by Katy Bourne

As a writer, it is sometimes very difficult to capture the riveting loveliness of an experience and translate it into mere words. This is the dilemma that I am confronted with now as I attempt to write about a very enchanting band that I had the pleasure of hearing last night at Bake’s Place. I am talking about Ben Thomas and his magical group Tangabrazo.

As the name suggests, Tangabrazo plays tango music or, more specifically, the three main styles of tango dance music: tango, milonga and waltz. Although the band typically plays for dances, this show was a rare opportunity to perform in a distinctly listening venue. As such, the group was able to delve into more improvisation and also to expand its repertoire to include modern arrangements more suited for listening, as well as original compositions.

Tangabrazo features bandleader Ben Thomas on bandoneon, vibraphones and cajon, Alex Chadsey on piano, Jeff Norwood on bass and Eric Rynes on violin. There is some serious musical firepower in this collective of musicians. Individually, each has deep and impressive resumes that would take several blog posts to cover. However, while I in no way diminish the mastery of these musicians, the thing that made this band tick for me was the spirit and reverence that they brought to the music.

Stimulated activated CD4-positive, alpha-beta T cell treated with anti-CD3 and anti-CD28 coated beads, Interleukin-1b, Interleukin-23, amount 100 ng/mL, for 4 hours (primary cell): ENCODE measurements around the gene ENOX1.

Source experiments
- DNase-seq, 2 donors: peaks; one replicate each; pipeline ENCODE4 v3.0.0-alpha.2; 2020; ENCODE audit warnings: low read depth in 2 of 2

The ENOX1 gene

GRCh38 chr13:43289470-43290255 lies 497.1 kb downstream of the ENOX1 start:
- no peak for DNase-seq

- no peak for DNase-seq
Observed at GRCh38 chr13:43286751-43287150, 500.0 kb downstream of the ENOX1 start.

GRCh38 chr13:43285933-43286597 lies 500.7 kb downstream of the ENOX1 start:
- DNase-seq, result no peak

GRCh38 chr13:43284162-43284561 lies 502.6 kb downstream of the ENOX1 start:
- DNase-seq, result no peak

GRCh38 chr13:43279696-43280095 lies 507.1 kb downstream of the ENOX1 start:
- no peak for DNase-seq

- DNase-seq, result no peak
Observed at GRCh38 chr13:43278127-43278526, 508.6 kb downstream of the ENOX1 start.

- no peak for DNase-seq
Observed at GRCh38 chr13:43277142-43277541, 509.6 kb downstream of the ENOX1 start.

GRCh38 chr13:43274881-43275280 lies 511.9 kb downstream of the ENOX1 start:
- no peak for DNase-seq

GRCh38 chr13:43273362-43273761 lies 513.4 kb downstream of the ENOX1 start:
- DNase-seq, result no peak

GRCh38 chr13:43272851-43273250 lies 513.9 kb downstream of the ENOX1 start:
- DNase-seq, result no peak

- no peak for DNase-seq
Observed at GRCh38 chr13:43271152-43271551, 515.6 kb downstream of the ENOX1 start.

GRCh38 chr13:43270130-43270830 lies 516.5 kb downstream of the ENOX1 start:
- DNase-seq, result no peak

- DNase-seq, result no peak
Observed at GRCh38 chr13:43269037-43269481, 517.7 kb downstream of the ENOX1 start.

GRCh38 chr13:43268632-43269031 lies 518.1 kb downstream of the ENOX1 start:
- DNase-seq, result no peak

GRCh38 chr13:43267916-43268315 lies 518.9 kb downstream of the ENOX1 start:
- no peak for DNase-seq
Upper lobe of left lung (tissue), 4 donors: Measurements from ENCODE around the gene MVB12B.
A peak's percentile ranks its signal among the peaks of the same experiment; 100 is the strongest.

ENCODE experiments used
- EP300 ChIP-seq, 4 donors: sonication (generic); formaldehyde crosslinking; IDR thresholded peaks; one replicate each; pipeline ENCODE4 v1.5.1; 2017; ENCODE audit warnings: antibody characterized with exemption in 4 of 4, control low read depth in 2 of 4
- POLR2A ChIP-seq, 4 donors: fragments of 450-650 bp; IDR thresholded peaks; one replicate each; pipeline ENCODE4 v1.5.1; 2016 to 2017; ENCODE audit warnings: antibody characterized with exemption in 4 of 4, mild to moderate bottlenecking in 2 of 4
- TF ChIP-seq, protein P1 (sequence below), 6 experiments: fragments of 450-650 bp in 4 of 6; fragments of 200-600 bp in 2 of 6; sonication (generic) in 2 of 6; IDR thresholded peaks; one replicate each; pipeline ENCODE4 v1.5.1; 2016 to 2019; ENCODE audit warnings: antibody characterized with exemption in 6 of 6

I am certainly no expert on tango music. I know relatively little. I can only write about how it makes me feel. It was only six or seven months ago that I became hip to Astor Piazzolla, when my son Emmett gave me “The Rough Dancer & the Cyclical Night.” Since the introduction, I’ve been mesmerized by the richness and the beauty of this music. Last night was like a freefall into a dream. The band created a lush musical landscape that transported me to another place and time. For once, my over-thinking brain was quiet, and my experience of the music was completely visceral. They played a variety of material-from classic dance milongas to a handful of Piazolla compositions to an original tune by Ben- and created a nice weave of moods and tempos. A true ambassador to the music, Ben explained the background of the specific styles that the band was playing and also shared stories about the songs. I was struck by his infectious enthusiasm and by the authentic joy that shone brightly through his playing. The audience would have happily followed him anywhere. Eric Ryne’s violin was so achingly beautiful that I came close to tears a few times. I spoke with Eric after the show. I told him that any compliment that I could pay him would be too small and I meant it. Alex Chadsey and Jeff Norwood kept a steady rhythmic presence throughout and built a solid foundation for every song. This is a team that shares an almost otherworldly synergy, and I was delighted to go along for the ride. As I was walking out to my car after the show, I felt full.

I am so glad that Tangabrazo is making this music and sharing it with the rest of us. We live in such a fast and complicated world. It is sometimes difficult to ease back for the bigger view, to shut off our brains and to simply experience life through our hearts and our senses. Listening to this band play is sweet refuge. I highly recommend it.

For more information about Tangabrazo, please visit

Jazz Hang